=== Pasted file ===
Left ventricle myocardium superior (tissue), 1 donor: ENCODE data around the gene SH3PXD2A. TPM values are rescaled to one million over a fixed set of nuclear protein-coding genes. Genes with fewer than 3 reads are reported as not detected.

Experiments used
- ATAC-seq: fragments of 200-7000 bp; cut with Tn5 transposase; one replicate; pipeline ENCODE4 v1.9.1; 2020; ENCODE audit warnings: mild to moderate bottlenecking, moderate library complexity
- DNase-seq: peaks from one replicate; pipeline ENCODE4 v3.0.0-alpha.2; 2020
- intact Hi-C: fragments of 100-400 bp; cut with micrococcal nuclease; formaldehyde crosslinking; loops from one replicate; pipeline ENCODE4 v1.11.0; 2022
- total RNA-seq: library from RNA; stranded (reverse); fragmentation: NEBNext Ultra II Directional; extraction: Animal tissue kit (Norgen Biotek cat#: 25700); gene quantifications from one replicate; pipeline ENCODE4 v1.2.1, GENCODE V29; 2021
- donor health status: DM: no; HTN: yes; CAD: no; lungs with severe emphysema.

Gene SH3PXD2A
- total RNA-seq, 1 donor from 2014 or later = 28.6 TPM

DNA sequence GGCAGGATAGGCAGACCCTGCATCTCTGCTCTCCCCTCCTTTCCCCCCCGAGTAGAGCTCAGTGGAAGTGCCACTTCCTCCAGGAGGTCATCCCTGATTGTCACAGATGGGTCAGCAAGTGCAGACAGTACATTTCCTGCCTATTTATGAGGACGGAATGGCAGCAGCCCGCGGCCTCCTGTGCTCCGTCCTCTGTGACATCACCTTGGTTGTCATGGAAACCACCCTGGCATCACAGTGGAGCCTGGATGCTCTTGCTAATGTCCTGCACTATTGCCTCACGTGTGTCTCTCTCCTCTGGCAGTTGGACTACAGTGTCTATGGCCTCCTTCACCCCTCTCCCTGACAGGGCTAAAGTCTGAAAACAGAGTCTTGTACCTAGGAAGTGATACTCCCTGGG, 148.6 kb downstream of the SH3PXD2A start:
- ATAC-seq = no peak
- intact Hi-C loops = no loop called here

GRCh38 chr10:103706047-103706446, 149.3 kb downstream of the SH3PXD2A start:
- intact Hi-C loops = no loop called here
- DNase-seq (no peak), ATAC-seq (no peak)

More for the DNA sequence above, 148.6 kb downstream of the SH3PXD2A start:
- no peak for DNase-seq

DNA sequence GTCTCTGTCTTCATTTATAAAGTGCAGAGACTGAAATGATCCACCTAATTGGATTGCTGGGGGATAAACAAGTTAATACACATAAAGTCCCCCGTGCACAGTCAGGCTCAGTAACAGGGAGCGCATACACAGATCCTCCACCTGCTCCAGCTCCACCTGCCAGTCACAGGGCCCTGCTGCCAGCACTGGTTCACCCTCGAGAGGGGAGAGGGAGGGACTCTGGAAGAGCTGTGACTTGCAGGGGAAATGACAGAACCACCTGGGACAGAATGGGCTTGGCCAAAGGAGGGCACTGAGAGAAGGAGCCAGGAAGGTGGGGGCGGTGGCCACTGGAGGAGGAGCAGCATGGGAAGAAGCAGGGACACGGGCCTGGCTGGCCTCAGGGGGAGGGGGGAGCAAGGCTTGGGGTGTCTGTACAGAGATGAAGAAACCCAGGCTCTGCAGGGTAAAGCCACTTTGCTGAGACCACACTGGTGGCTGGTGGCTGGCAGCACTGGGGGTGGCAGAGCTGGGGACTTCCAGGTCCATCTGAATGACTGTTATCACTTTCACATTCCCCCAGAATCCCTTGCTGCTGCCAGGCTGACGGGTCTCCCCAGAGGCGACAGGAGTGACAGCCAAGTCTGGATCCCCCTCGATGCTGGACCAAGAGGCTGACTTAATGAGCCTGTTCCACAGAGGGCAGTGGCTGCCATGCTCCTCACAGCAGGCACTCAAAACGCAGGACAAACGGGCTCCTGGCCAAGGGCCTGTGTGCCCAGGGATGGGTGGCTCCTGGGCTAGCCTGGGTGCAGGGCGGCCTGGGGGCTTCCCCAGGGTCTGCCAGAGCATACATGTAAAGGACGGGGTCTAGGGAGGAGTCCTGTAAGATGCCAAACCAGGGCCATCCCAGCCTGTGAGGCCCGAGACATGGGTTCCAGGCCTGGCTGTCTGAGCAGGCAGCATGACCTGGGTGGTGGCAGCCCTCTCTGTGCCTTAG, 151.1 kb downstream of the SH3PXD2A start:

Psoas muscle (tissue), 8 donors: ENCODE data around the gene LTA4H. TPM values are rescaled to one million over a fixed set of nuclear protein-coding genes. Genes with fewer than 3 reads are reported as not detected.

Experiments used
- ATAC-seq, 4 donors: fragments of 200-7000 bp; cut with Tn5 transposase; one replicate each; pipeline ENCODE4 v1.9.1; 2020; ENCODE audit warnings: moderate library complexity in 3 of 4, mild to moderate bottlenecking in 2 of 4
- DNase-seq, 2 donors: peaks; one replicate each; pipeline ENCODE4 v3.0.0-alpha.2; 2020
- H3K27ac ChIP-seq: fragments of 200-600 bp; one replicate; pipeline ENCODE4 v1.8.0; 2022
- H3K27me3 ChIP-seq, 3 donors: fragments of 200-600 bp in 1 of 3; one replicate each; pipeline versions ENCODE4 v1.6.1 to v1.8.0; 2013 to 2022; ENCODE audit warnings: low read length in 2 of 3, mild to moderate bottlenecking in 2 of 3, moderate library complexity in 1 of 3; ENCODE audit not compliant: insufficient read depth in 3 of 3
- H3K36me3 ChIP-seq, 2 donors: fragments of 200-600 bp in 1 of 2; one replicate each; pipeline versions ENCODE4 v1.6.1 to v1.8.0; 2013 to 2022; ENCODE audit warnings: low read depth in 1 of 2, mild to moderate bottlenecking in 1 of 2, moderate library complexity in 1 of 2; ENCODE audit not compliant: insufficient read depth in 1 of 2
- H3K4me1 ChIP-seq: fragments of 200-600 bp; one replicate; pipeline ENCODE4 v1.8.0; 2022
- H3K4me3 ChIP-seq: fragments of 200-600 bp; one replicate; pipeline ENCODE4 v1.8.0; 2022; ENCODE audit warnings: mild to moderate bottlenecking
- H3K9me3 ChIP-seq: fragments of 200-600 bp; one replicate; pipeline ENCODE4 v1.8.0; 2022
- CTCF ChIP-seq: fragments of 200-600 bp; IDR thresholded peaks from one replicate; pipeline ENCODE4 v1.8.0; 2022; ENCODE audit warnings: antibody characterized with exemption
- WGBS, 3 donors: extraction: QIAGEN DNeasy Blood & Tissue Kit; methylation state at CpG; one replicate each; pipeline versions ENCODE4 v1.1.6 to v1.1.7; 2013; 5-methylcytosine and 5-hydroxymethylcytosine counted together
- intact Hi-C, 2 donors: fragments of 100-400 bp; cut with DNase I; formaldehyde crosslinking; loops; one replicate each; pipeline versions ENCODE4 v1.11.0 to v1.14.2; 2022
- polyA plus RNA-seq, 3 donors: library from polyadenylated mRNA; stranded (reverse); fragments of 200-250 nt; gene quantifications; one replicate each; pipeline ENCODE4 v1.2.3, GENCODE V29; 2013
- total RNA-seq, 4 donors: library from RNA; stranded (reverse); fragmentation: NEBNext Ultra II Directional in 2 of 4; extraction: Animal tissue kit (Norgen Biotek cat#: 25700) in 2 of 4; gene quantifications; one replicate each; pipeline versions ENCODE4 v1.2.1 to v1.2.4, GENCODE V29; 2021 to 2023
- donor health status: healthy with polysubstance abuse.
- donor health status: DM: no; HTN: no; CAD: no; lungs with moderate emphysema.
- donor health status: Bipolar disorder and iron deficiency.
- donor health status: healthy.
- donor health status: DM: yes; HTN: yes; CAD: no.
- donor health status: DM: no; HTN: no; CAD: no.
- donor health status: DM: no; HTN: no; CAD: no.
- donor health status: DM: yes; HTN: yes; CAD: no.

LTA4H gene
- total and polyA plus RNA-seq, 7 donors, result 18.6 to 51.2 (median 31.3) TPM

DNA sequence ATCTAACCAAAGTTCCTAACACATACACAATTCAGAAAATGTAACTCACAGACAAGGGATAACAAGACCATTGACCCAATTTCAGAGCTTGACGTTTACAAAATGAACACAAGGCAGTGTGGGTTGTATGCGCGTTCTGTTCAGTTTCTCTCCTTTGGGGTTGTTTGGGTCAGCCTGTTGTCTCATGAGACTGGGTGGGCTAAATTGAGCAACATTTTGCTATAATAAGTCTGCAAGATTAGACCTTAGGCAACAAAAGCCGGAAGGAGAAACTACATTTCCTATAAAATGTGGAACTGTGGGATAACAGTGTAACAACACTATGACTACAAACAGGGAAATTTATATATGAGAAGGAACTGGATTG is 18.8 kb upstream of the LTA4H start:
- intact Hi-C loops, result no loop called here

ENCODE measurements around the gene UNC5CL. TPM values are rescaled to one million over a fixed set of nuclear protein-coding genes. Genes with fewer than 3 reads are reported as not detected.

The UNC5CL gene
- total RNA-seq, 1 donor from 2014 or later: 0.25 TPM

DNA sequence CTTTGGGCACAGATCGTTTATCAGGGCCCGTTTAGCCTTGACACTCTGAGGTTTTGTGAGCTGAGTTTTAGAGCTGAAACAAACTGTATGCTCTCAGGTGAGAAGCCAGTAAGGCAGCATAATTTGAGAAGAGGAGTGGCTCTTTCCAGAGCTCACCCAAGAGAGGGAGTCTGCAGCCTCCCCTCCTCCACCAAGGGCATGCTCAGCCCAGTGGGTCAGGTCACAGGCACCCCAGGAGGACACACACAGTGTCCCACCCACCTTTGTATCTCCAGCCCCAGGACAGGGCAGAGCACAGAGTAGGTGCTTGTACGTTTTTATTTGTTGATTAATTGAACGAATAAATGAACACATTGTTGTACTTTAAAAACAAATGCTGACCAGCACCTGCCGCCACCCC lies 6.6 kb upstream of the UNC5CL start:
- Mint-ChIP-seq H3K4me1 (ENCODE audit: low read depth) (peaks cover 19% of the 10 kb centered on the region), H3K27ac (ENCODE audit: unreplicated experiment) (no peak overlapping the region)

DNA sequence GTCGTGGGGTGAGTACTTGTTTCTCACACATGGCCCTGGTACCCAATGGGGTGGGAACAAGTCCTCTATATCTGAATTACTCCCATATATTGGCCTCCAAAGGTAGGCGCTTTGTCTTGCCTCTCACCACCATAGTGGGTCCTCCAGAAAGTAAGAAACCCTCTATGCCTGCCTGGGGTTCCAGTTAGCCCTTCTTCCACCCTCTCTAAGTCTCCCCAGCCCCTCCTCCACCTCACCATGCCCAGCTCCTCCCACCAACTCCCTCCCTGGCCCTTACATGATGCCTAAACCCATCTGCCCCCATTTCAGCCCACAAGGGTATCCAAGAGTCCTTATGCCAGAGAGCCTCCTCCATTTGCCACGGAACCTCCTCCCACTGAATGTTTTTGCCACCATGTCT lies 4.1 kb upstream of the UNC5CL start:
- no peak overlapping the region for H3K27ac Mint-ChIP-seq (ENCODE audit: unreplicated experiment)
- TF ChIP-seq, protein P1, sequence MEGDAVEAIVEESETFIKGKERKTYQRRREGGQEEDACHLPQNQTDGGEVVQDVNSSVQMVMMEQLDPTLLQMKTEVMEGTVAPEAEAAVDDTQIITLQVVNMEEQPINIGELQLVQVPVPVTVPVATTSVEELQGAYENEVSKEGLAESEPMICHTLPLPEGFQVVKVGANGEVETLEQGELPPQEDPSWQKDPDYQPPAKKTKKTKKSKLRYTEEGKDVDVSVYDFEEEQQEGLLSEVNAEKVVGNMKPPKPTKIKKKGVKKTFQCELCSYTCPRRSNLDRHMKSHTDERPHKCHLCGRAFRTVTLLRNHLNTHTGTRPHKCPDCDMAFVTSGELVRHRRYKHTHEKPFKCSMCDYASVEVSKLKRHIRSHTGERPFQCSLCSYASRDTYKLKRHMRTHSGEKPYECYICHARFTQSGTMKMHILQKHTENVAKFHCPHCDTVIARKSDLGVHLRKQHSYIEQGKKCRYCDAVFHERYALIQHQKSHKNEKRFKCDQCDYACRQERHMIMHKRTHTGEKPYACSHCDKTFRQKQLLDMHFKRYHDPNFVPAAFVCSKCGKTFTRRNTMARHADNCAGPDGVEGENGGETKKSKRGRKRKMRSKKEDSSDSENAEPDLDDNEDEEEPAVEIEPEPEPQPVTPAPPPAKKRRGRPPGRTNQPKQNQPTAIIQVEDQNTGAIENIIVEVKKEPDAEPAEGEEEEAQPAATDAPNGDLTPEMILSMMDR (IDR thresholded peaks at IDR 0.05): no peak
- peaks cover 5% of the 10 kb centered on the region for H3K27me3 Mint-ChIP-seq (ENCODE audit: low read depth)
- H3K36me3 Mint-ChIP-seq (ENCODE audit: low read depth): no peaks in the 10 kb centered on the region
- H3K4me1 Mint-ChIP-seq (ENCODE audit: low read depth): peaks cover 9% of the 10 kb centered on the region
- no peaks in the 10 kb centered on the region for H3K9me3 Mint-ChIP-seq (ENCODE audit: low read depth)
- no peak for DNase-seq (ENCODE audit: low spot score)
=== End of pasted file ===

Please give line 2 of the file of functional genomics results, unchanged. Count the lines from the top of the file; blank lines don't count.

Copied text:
Experiments used